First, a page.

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DEA agents raid homes in Tri-Cities area, targeting fentanyl

DEA agents raided a home on a private road off E 25th Ave in Finley Wednesday morning.

TRI-CITIES, Wash. – Agents are continuing their investigation, after raiding at least two houses in the Tri-Cities Wednesday morning.

Special agents on the case tell Action News they’re seeing a rise of deadly drugs on our streets.

DEA agents busted a home on a private road off E 25th Ave in Finley Wednesday morning, and shortly after agents raided another home in the 1900 block of Ruby Street in Pasco.

Officials with the Drug Enforcement Administration said they're concerned about the increase in the distribution of fentanyl products or what they call Mexi blues in Eastern Washington in the last six months, and specifically in this instance in the Tri-Cities area.

"We'll see they end up making fentanyl into fake heroin or fake Oxy30, we call them OxyContin,” Assistant Special Agent Tracy Simmons said.

Simmons said they haven’t found any dealers producing fentanyl products Eastern Washington yet, but they are seeing it become a place for major distribution.

Simmons said the pills on the streets are unregulated and unpredictable.

"When dealers make the pills we end up seeing that you'll get one pill that has nothing in it and then you'll get another pill that has 3 or 4 times the overdose levels," he explained.

Simmons said it scares him to see chronic pain patients turn to the streets to get pills because physicians are now lowering dosages to reduce the opioid epidemic.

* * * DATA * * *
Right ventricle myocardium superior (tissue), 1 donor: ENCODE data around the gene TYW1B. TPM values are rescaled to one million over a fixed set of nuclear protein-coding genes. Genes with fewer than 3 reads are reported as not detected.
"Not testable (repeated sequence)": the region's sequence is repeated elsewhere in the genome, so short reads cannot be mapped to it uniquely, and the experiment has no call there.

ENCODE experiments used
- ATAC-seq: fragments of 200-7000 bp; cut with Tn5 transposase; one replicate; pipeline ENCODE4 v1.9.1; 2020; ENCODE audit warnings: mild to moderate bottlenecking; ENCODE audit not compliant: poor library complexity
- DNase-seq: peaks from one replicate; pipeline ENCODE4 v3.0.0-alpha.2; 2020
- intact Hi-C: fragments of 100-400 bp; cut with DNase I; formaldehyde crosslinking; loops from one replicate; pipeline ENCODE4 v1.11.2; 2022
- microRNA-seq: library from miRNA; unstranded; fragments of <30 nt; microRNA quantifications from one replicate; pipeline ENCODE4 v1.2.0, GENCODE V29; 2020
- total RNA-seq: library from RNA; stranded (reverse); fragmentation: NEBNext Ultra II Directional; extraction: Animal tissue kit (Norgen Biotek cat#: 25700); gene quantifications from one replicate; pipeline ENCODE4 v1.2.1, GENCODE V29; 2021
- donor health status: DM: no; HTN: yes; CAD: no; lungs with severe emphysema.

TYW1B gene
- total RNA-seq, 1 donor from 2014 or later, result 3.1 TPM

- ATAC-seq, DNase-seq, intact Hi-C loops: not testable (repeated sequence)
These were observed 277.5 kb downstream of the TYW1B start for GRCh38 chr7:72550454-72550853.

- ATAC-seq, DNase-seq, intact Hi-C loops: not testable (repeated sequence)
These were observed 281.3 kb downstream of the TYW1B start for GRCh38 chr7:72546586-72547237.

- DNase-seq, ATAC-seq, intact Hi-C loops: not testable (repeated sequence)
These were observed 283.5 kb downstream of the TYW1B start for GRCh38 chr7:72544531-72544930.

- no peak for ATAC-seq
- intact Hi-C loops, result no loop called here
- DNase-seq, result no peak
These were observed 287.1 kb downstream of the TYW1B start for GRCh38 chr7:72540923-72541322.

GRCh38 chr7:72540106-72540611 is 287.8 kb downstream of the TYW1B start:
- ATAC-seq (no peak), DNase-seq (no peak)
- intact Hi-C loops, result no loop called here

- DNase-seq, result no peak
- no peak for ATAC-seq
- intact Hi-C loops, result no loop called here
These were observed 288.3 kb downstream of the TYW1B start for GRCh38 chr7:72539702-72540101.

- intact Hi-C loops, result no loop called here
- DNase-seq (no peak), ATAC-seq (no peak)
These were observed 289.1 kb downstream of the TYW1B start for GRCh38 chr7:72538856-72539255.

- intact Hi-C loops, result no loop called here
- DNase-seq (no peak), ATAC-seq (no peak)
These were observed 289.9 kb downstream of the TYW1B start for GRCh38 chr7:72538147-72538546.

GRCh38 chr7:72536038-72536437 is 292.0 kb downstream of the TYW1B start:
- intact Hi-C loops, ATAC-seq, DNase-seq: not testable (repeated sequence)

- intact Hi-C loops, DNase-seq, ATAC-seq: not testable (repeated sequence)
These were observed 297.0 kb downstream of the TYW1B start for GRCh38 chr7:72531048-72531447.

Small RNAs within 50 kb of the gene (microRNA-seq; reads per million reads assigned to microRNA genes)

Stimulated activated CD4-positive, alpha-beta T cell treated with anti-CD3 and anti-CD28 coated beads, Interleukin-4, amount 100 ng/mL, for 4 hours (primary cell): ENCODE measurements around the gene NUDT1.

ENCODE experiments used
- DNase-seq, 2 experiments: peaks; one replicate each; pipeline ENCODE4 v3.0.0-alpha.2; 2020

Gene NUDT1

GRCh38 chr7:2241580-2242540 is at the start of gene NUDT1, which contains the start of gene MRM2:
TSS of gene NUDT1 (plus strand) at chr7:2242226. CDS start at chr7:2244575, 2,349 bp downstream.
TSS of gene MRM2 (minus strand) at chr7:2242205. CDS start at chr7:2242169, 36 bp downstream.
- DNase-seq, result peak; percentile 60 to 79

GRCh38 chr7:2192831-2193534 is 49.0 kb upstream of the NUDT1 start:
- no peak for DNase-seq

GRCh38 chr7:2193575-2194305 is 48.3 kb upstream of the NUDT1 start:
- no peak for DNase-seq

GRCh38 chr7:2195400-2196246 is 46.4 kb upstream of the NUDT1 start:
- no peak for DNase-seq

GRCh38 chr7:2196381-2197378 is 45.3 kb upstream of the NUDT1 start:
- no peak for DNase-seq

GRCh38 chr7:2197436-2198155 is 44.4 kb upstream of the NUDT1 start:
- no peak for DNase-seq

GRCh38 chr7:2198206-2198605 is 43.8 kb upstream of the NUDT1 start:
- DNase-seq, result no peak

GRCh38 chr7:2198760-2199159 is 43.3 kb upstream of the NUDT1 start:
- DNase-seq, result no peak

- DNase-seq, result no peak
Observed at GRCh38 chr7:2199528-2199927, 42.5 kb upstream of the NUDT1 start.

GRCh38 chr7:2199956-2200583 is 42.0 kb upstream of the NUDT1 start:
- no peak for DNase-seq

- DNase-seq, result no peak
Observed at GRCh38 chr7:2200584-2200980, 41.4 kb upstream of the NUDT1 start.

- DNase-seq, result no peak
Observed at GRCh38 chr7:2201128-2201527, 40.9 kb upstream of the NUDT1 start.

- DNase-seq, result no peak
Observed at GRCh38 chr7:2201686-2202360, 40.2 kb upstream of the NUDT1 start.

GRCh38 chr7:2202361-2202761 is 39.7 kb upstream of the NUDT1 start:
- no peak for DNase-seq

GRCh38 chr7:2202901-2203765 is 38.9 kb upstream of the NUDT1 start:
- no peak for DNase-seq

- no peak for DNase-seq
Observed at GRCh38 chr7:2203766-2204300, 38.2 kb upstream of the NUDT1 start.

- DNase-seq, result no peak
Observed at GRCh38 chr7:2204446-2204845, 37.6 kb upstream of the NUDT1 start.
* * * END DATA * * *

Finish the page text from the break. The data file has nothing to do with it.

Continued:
"We do see a trend of patients who are in chronic pain turn to the street for their OxyContin or their pills,” he said. “Those folks I'm really worried about because they just don't know what they're getting when they're getting it on the street."

He said fentanyl is 30 to 50 times more potent than heroin.

"They could get a hot pill and it could end their life in one shot," Simmons said.

Agent Simmons stressed that fentanyl products are on the DEA's radar because they’re so lethal.

"It's a priority for us to try to get these things off the street, get the folks that are distributing them off the street, so it reduces the danger to the public," he said.

The two raids in the Tri-cities are ongoing federal investigations, and agents cannot comment on the number or location of houses they’ve hit until they're complete.

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